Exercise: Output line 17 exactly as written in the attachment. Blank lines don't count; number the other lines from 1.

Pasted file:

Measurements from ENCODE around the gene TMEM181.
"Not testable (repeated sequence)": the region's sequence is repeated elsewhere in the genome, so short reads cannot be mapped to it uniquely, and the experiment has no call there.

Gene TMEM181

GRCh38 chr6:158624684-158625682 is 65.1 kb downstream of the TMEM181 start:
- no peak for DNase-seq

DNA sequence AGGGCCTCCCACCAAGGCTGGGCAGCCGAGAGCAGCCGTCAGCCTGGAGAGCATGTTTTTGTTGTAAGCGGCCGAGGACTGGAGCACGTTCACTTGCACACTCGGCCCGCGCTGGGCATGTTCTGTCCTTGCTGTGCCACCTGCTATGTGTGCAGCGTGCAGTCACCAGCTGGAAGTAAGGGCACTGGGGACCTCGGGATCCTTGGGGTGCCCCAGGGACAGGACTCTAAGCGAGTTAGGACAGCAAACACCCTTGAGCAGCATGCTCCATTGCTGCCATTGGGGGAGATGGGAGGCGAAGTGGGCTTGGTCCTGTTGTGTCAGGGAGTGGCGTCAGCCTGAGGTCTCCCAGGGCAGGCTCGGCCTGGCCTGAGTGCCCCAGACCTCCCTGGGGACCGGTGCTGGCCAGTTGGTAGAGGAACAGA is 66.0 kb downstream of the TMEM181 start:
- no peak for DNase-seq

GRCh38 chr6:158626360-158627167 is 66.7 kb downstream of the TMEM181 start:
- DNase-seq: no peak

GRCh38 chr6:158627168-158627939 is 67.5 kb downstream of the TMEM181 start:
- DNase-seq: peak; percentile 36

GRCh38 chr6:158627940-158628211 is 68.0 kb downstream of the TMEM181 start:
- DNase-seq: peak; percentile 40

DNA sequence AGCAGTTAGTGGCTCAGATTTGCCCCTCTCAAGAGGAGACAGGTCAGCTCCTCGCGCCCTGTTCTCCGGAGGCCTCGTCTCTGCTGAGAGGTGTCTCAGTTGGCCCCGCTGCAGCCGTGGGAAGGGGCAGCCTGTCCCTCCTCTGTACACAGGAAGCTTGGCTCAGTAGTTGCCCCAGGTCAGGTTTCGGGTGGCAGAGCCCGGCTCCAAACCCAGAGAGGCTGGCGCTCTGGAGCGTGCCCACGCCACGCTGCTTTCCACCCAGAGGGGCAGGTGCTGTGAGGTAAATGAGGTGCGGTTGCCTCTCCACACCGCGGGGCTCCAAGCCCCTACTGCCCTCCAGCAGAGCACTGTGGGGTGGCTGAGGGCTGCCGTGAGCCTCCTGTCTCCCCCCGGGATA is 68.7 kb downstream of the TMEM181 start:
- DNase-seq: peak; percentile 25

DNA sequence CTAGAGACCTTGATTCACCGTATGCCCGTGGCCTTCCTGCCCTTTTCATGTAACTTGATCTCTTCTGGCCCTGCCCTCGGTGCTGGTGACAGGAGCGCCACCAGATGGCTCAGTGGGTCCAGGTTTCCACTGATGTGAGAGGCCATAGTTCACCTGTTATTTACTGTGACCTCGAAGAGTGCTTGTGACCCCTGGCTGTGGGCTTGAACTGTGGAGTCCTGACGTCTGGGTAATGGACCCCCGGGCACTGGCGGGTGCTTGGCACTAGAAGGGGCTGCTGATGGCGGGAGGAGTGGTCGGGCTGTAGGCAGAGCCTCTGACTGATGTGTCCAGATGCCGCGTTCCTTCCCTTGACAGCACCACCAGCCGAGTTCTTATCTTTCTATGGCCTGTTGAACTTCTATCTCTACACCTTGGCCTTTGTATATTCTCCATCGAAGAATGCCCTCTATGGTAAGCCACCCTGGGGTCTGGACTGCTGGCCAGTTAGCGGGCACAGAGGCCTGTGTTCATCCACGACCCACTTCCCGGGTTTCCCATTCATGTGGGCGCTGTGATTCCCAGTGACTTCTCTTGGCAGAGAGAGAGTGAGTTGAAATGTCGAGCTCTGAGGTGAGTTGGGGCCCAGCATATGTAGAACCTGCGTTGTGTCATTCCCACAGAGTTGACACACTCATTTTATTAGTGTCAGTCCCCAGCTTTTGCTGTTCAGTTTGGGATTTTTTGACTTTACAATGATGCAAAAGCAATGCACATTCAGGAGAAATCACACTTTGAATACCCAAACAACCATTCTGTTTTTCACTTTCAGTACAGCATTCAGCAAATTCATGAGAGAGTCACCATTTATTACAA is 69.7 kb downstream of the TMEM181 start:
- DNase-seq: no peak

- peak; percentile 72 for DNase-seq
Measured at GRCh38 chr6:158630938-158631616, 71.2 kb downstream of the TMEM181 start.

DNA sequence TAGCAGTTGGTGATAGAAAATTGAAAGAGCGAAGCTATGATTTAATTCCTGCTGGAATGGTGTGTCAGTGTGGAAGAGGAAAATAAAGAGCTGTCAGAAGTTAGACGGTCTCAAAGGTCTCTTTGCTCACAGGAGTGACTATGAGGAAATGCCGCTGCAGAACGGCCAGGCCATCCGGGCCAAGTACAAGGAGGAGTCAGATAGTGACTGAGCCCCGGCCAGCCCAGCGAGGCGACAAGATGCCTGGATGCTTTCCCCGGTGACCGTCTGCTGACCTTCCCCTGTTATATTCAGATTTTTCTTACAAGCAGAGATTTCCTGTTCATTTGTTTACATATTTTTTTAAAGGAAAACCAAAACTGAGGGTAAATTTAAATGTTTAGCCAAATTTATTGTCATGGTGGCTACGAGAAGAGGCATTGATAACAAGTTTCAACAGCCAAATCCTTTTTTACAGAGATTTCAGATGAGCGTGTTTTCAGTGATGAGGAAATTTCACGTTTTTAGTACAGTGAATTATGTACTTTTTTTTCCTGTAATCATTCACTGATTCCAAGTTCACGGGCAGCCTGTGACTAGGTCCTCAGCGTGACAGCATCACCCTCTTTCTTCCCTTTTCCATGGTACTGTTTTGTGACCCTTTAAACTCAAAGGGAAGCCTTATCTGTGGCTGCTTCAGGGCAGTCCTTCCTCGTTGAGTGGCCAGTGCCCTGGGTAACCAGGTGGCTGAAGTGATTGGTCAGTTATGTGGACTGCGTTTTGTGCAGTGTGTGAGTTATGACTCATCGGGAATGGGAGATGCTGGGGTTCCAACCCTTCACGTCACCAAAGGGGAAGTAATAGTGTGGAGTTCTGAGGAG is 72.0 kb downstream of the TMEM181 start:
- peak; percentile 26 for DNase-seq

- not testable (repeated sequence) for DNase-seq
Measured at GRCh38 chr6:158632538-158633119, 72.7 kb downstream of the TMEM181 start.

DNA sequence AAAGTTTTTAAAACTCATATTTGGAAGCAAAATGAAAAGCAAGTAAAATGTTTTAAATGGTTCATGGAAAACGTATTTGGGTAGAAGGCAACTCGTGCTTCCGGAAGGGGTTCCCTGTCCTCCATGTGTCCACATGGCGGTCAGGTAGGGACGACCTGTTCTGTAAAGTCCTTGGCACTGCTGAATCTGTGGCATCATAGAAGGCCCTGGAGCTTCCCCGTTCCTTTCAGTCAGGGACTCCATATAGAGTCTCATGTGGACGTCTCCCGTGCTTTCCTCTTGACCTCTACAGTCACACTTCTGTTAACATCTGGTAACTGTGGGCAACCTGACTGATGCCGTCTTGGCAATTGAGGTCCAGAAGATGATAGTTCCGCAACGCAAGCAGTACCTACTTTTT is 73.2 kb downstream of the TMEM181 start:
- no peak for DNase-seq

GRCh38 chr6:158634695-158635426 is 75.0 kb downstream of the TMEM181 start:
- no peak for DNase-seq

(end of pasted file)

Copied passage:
- DNase-seq: no peak